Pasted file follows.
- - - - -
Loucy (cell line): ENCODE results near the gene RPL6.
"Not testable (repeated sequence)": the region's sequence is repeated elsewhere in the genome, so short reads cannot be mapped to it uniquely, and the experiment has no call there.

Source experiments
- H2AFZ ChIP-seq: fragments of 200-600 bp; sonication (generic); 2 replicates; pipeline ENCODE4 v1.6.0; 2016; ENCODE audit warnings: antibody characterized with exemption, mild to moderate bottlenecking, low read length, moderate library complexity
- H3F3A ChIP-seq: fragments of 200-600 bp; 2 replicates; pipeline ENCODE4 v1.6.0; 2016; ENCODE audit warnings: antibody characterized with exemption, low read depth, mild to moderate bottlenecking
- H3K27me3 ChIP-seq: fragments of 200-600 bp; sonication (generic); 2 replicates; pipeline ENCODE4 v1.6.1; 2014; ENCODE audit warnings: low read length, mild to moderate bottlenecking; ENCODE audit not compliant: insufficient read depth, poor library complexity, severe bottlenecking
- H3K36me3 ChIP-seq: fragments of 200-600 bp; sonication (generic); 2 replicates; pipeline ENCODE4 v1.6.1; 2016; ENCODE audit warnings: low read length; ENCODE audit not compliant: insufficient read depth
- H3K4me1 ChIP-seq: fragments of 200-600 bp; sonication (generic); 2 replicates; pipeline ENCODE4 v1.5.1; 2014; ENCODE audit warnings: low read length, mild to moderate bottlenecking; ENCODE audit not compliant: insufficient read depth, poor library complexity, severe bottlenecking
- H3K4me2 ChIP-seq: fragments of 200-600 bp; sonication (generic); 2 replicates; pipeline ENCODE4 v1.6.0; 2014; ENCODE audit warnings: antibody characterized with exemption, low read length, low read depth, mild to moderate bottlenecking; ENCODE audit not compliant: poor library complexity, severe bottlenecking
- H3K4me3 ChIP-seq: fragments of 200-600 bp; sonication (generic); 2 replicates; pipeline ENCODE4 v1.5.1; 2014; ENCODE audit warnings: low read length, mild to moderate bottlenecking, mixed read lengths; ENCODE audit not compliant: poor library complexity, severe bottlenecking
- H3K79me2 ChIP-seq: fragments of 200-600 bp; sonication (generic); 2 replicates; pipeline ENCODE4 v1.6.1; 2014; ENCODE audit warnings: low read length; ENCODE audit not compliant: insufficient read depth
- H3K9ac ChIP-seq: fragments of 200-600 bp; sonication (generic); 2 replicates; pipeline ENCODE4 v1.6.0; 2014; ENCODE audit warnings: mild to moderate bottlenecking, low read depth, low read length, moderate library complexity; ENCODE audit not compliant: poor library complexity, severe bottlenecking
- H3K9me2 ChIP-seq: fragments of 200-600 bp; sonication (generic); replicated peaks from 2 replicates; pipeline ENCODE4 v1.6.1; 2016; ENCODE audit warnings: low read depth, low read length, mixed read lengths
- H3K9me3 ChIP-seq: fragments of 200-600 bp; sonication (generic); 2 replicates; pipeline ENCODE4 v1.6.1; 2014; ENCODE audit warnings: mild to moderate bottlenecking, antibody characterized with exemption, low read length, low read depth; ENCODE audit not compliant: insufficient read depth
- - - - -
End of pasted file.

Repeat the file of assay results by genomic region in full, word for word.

Loucy (cell line): ENCODE results near the gene RPL6.
"Not testable (repeated sequence)": the region's sequence is repeated elsewhere in the genome, so short reads cannot be mapped to it uniquely, and the experiment has no call there.

Source experiments
- H2AFZ ChIP-seq: fragments of 200-600 bp; sonication (generic); 2 replicates; pipeline ENCODE4 v1.6.0; 2016; ENCODE audit warnings: antibody characterized with exemption, mild to moderate bottlenecking, low read length, moderate library complexity
- H3F3A ChIP-seq: fragments of 200-600 bp; 2 replicates; pipeline ENCODE4 v1.6.0; 2016; ENCODE audit warnings: antibody characterized with exemption, low read depth, mild to moderate bottlenecking
- H3K27me3 ChIP-seq: fragments of 200-600 bp; sonication (generic); 2 replicates; pipeline ENCODE4 v1.6.1; 2014; ENCODE audit warnings: low read length, mild to moderate bottlenecking; ENCODE audit not compliant: insufficient read depth, poor library complexity, severe bottlenecking
- H3K36me3 ChIP-seq: fragments of 200-600 bp; sonication (generic); 2 replicates; pipeline ENCODE4 v1.6.1; 2016; ENCODE audit warnings: low read length; ENCODE audit not compliant: insufficient read depth
- H3K4me1 ChIP-seq: fragments of 200-600 bp; sonication (generic); 2 replicates; pipeline ENCODE4 v1.5.1; 2014; ENCODE audit warnings: low read length, mild to moderate bottlenecking; ENCODE audit not compliant: insufficient read depth, poor library complexity, severe bottlenecking
- H3K4me2 ChIP-seq: fragments of 200-600 bp; sonication (generic); 2 replicates; pipeline ENCODE4 v1.6.0; 2014; ENCODE audit warnings: antibody characterized with exemption, low read length, low read depth, mild to moderate bottlenecking; ENCODE audit not compliant: poor library complexity, severe bottlenecking
- H3K4me3 ChIP-seq: fragments of 200-600 bp; sonication (generic); 2 replicates; pipeline ENCODE4 v1.5.1; 2014; ENCODE audit warnings: low read length, mild to moderate bottlenecking, mixed read lengths; ENCODE audit not compliant: poor library complexity, severe bottlenecking
- H3K79me2 ChIP-seq: fragments of 200-600 bp; sonication (generic); 2 replicates; pipeline ENCODE4 v1.6.1; 2014; ENCODE audit warnings: low read length; ENCODE audit not compliant: insufficient read depth
- H3K9ac ChIP-seq: fragments of 200-600 bp; sonication (generic); 2 replicates; pipeline ENCODE4 v1.6.0; 2014; ENCODE audit warnings: mild to moderate bottlenecking, low read depth, low read length, moderate library complexity; ENCODE audit not compliant: poor library complexity, severe bottlenecking
- H3K9me2 ChIP-seq: fragments of 200-600 bp; sonication (generic); replicated peaks from 2 replicates; pipeline ENCODE4 v1.6.1; 2016; ENCODE audit warnings: low read depth, low read length, mixed read lengths
- H3K9me3 ChIP-seq: fragments of 200-600 bp; sonication (generic); 2 replicates; pipeline ENCODE4 v1.6.1; 2014; ENCODE audit warnings: mild to moderate bottlenecking, antibody characterized with exemption, low read length, low read depth; ENCODE audit not compliant: insufficient read depth